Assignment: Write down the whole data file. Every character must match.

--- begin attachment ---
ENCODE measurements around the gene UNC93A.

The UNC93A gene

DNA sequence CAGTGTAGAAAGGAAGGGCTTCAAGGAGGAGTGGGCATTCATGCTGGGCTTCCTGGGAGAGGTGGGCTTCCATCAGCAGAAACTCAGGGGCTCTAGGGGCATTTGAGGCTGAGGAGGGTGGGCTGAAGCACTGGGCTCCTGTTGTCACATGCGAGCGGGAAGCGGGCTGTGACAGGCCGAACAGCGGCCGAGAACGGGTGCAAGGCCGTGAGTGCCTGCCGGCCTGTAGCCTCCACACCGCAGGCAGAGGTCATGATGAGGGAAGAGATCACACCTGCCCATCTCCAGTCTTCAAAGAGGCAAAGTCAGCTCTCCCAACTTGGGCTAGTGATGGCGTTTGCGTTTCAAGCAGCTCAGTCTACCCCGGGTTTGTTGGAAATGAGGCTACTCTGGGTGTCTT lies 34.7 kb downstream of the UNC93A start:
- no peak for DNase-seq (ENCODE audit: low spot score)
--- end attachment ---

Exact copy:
ENCODE measurements around the gene UNC93A.

The UNC93A gene

DNA sequence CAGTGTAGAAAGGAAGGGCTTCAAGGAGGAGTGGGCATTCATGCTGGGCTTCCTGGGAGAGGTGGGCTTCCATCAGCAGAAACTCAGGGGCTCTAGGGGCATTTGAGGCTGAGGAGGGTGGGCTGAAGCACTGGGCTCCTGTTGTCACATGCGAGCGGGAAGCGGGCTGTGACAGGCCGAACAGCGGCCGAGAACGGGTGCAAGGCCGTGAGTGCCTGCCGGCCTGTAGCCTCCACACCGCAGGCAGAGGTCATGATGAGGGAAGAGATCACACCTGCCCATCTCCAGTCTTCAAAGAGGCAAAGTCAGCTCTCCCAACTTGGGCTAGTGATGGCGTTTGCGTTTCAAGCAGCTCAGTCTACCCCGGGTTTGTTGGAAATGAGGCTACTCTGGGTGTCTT lies 34.7 kb downstream of the UNC93A start:
- no peak for DNase-seq (ENCODE audit: low spot score)